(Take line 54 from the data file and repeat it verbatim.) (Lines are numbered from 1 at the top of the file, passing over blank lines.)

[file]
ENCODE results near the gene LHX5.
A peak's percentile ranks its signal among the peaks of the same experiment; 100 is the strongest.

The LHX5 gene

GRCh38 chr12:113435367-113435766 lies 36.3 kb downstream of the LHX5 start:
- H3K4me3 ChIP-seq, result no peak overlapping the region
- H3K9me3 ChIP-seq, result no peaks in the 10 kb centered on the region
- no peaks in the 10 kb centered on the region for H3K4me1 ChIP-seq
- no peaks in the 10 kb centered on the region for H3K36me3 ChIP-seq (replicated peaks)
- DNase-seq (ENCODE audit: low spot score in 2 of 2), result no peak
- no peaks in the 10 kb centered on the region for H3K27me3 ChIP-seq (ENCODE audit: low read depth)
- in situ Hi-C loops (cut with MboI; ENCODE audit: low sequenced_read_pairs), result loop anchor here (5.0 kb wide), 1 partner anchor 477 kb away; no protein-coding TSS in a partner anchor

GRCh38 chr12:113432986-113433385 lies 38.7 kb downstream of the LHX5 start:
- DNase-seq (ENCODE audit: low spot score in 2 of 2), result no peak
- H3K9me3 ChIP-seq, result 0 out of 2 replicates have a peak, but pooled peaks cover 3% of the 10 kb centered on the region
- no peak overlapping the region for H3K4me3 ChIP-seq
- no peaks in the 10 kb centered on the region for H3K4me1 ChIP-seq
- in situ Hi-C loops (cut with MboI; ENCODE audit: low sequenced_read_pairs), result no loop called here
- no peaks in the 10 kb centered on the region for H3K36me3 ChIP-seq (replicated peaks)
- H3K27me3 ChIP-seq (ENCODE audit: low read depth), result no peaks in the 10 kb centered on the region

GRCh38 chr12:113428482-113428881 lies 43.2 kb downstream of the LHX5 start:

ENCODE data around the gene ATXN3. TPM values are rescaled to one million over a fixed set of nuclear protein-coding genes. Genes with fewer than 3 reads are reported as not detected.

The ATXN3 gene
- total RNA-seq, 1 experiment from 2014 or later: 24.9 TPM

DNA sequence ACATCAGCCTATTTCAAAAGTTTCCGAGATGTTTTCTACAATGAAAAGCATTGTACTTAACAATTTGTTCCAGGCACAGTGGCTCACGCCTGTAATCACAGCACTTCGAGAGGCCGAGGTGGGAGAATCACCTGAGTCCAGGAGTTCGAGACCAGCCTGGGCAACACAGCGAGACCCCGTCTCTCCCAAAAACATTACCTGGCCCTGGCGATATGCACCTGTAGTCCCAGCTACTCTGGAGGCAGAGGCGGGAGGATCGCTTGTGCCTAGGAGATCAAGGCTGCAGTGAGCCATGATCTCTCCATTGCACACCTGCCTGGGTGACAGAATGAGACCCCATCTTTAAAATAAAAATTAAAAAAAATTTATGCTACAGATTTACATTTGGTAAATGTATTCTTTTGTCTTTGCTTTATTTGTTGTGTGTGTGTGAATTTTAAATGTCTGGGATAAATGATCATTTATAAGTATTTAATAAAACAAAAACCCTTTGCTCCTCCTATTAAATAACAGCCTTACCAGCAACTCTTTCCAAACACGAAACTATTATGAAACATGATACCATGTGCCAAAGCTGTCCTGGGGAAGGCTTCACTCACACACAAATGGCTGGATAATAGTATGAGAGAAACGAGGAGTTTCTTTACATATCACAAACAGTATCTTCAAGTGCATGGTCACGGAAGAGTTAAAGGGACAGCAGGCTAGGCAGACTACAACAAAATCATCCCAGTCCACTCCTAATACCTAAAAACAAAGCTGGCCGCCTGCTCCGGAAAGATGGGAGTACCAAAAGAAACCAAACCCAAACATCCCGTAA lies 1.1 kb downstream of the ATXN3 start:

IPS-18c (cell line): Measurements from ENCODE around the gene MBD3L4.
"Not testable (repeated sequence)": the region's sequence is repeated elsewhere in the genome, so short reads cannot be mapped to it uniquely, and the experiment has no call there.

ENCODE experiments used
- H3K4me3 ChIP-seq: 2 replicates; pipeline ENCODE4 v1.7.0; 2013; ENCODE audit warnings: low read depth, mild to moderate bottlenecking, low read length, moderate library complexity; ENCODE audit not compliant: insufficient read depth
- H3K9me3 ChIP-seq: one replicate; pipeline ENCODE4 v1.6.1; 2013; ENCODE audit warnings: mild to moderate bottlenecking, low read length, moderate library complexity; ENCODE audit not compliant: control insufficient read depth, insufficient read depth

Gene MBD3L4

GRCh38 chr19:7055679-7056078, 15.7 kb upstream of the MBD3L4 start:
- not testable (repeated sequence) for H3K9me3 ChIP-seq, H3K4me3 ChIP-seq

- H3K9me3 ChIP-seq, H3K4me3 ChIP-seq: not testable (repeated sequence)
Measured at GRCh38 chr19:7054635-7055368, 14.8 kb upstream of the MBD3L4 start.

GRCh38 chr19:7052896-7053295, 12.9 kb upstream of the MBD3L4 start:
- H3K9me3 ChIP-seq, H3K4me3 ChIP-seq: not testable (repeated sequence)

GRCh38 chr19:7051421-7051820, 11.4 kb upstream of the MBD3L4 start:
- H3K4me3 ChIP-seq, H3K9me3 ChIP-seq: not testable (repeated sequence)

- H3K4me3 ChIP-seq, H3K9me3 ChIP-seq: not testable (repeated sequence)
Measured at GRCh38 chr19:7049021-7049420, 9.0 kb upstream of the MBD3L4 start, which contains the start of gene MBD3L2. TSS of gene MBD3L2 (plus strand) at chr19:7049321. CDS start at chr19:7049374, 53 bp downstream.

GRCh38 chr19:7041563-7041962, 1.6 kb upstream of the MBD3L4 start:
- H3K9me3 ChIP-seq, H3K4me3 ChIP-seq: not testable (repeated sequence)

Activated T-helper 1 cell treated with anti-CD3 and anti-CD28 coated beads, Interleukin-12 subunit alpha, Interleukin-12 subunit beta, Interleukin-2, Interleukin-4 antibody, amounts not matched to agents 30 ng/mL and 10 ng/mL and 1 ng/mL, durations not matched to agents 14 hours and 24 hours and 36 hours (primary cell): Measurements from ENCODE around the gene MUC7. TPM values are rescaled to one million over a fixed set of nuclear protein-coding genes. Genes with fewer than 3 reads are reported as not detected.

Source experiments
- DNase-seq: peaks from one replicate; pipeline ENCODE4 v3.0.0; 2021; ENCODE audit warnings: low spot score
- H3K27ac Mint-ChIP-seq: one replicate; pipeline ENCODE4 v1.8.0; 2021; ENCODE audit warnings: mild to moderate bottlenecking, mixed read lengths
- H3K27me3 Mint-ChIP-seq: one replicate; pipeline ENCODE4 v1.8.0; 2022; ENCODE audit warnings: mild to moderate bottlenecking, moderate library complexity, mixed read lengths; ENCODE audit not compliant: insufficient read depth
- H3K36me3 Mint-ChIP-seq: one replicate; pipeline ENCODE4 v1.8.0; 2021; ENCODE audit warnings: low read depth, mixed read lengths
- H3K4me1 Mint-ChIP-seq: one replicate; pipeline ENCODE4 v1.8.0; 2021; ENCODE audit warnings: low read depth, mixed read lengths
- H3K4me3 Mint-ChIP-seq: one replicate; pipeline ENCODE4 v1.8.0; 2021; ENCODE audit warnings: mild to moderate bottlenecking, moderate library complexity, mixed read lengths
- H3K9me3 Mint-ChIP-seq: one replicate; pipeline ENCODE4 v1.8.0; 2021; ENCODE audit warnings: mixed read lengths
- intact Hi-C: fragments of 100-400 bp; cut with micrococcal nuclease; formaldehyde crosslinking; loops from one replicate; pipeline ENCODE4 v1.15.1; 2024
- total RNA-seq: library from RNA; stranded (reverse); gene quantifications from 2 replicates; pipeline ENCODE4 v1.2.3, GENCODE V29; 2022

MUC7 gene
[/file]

MUC7 gene